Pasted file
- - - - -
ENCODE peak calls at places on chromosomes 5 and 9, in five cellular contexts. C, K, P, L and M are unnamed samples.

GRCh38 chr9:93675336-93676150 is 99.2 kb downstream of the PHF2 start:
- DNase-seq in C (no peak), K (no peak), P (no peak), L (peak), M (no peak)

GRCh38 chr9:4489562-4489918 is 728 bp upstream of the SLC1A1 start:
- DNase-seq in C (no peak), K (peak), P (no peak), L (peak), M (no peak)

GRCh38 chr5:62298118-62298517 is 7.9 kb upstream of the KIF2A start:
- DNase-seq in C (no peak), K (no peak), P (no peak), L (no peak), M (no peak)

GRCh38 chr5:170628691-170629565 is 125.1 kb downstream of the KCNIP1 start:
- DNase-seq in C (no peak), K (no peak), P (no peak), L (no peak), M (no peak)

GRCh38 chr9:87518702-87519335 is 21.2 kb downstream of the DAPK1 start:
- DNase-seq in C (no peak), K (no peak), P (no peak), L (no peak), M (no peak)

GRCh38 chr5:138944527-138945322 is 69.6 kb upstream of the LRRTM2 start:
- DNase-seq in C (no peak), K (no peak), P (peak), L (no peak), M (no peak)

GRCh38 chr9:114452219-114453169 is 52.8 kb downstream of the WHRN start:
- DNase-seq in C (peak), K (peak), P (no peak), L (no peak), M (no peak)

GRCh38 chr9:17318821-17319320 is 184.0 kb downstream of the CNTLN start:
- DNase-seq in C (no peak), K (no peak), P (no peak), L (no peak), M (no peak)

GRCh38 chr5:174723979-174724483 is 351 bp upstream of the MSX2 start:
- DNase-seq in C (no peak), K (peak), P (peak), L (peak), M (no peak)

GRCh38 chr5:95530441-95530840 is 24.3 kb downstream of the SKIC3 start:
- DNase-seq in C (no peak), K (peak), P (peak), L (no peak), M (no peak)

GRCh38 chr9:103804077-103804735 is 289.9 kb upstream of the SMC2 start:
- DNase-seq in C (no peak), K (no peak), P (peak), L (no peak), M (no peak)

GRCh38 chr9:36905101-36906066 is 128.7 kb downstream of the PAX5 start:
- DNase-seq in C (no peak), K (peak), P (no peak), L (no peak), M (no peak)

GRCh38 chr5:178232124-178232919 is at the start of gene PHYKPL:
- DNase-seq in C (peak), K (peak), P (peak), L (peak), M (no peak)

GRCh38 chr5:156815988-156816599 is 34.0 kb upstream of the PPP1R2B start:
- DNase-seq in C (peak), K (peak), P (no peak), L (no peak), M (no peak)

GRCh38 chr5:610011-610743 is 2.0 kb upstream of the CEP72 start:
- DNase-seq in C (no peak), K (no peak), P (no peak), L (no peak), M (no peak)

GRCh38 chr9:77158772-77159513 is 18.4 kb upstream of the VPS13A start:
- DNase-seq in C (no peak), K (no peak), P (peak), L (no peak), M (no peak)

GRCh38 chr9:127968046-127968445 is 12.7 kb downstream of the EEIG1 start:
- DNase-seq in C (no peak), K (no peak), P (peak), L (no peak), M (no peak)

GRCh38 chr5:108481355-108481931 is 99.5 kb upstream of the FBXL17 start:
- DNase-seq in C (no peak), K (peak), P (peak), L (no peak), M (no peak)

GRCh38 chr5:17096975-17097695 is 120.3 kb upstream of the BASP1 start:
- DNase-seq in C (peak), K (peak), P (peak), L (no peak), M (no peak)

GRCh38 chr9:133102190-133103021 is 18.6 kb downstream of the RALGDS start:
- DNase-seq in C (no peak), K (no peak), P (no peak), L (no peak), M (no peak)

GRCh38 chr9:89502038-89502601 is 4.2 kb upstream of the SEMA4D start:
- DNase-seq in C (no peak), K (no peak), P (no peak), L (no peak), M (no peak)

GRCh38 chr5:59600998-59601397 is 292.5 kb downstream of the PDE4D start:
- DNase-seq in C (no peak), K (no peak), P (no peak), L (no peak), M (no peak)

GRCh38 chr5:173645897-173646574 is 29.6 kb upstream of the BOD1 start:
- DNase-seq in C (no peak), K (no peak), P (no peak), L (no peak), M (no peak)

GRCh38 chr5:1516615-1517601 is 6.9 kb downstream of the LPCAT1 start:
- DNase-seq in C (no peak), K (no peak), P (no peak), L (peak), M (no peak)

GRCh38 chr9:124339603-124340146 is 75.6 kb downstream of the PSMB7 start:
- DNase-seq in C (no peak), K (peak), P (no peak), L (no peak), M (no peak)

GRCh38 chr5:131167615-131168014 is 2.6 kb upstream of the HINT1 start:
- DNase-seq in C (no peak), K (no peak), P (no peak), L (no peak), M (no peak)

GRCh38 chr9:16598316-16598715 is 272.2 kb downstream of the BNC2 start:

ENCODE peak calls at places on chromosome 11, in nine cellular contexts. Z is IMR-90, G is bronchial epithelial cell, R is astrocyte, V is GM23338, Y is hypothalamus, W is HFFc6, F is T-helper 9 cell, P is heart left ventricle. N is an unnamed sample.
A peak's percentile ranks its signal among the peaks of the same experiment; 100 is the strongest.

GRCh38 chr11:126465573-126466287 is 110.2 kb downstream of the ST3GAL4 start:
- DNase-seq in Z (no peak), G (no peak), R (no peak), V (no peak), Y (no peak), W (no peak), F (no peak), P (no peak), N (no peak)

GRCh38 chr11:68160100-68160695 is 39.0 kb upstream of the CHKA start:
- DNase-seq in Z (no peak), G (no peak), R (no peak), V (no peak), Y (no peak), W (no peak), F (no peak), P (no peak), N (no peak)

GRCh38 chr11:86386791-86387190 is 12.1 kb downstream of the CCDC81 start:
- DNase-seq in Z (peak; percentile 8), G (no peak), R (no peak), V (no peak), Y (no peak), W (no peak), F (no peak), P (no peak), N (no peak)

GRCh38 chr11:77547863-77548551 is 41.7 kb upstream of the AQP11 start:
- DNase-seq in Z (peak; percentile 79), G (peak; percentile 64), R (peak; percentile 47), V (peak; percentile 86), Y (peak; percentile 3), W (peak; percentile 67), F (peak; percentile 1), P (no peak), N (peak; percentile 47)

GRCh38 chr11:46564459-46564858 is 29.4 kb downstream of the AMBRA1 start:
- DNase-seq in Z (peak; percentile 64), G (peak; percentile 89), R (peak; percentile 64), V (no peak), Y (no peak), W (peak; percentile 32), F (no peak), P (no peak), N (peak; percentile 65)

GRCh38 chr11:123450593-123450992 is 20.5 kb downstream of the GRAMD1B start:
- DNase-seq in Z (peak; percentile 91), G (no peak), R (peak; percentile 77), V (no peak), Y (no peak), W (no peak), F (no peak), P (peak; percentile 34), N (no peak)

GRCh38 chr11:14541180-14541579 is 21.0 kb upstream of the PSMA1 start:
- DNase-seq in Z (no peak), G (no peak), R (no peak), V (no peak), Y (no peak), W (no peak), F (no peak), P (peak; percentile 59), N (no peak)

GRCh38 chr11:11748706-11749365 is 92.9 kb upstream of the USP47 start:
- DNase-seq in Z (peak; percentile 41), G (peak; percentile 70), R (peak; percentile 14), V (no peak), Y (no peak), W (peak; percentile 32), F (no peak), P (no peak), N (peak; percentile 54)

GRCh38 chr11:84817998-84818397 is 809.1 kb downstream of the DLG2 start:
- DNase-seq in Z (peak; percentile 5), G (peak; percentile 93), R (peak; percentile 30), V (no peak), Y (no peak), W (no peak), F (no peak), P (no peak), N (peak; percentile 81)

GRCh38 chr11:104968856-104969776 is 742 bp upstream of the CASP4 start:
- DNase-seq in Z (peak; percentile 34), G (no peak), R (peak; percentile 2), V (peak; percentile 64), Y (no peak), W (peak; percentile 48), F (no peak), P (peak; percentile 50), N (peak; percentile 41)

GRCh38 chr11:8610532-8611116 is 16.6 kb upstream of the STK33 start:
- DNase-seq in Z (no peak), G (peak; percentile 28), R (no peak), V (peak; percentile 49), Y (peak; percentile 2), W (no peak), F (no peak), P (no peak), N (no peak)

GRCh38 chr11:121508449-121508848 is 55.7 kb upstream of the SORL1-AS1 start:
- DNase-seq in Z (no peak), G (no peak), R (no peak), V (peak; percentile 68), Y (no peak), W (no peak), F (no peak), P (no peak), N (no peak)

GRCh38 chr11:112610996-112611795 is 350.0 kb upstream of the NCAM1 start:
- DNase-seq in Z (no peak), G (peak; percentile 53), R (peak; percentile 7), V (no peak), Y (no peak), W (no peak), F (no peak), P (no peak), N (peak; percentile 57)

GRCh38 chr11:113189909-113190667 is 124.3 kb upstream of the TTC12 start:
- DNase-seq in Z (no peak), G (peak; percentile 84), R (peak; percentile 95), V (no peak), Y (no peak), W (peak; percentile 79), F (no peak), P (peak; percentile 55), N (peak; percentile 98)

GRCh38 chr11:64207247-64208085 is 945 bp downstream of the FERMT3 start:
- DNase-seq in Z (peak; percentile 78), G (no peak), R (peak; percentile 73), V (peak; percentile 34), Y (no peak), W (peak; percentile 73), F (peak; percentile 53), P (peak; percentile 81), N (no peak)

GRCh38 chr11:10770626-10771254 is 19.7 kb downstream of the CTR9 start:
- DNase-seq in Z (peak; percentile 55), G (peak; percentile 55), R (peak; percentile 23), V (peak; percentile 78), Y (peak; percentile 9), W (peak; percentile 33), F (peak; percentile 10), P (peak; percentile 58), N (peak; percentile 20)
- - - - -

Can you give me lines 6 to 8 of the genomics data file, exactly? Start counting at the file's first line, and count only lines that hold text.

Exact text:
GRCh38 chr5:62298118-62298517 is 7.9 kb upstream of the KIF2A start:
- DNase-seq in C (no peak), K (no peak), P (no peak), L (no peak), M (no peak)

GRCh38 chr5:170628691-170629565 is 125.1 kb downstream of the KCNIP1 start: